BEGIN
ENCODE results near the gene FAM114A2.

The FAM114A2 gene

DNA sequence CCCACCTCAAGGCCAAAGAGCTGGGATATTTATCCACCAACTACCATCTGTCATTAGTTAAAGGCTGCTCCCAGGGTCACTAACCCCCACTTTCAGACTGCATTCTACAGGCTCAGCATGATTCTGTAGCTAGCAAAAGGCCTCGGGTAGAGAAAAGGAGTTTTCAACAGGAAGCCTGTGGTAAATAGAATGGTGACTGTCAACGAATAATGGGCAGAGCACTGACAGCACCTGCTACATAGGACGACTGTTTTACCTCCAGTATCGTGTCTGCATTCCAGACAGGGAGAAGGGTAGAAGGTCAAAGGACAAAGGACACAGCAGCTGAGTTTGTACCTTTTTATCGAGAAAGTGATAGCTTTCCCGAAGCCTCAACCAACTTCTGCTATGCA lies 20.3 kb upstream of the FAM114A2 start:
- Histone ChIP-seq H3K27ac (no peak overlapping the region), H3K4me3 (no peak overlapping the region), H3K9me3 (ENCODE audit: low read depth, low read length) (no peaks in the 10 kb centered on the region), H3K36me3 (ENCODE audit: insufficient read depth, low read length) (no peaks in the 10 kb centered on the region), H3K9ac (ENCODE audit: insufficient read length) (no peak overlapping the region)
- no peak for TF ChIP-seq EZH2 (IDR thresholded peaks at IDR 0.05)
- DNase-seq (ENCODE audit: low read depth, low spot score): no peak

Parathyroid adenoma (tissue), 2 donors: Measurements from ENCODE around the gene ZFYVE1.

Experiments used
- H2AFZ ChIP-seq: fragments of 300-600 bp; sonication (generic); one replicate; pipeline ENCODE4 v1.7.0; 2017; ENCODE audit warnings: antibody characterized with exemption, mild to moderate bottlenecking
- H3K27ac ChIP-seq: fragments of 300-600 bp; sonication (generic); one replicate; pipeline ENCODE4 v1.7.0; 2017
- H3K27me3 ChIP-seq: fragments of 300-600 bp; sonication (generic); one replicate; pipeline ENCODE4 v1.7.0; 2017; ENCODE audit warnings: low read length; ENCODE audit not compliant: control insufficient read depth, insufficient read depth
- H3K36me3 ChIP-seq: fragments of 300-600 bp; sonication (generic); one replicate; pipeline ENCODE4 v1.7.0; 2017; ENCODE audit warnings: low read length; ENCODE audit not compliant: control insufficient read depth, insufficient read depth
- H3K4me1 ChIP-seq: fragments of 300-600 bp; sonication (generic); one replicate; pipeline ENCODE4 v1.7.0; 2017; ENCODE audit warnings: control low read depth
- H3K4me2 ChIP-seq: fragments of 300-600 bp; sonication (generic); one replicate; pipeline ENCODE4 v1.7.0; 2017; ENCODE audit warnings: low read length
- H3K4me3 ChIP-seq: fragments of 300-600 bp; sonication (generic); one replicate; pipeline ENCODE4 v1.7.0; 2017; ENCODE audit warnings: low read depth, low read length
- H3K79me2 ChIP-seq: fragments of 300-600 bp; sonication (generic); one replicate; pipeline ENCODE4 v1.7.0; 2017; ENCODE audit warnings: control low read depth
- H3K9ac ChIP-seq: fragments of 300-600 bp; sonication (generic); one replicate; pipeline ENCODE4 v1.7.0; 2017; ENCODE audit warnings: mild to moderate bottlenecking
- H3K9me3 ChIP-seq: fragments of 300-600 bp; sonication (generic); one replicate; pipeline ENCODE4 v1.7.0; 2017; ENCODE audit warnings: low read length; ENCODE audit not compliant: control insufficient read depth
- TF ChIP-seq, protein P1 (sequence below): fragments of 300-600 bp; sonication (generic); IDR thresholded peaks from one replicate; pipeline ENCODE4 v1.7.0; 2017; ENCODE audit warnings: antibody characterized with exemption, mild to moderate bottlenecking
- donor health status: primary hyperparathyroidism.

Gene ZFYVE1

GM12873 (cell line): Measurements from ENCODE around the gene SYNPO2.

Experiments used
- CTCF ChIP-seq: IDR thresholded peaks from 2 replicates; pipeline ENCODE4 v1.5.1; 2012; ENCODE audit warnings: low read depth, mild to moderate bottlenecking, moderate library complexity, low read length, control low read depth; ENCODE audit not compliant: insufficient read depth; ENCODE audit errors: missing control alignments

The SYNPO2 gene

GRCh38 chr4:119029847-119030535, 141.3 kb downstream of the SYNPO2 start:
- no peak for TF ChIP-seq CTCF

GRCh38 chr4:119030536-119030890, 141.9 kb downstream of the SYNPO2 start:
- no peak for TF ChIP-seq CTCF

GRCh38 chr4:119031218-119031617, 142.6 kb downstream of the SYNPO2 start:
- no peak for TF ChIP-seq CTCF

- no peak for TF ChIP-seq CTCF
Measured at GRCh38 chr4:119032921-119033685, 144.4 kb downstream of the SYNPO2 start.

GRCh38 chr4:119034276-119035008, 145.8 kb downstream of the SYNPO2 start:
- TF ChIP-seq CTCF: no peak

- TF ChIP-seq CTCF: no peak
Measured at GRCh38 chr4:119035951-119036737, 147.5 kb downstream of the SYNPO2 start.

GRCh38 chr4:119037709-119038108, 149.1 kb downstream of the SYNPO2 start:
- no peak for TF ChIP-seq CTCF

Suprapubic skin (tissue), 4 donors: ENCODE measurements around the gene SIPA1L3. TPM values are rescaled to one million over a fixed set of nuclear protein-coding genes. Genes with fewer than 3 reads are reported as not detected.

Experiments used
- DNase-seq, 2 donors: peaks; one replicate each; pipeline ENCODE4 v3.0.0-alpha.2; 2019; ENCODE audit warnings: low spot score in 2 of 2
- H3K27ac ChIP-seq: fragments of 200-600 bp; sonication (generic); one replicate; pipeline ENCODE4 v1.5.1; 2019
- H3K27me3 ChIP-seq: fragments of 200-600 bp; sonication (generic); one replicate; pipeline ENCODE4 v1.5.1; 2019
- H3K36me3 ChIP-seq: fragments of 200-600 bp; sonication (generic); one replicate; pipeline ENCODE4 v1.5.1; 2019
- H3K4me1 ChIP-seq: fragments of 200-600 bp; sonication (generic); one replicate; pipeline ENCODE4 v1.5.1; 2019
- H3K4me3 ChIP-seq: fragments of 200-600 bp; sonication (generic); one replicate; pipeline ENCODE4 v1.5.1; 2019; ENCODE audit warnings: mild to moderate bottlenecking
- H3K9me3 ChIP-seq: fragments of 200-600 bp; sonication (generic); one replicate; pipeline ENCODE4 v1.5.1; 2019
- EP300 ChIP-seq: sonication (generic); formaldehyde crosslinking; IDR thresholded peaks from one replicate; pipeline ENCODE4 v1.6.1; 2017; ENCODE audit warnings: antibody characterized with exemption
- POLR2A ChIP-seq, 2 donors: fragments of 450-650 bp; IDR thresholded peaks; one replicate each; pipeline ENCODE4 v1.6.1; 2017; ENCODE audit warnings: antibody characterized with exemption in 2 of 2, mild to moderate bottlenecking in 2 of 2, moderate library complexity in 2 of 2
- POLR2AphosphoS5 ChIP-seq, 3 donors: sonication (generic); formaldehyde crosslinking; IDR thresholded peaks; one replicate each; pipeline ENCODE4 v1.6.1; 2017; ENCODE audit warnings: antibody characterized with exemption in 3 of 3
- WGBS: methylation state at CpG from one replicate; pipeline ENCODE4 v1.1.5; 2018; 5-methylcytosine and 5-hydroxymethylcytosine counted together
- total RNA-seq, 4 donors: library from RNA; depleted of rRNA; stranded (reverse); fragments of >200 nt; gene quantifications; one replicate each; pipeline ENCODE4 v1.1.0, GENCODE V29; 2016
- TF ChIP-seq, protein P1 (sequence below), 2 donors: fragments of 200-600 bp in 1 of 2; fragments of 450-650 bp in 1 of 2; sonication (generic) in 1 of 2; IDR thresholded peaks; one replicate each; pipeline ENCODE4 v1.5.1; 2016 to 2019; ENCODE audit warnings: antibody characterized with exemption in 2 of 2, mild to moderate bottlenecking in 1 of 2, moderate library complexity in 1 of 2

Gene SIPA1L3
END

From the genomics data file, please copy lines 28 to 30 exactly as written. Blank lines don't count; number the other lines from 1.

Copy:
GRCh38 chr4:119030536-119030890, 141.9 kb downstream of the SYNPO2 start:
- no peak for TF ChIP-seq CTCF

GRCh38 chr4:119031218-119031617, 142.6 kb downstream of the SYNPO2 start: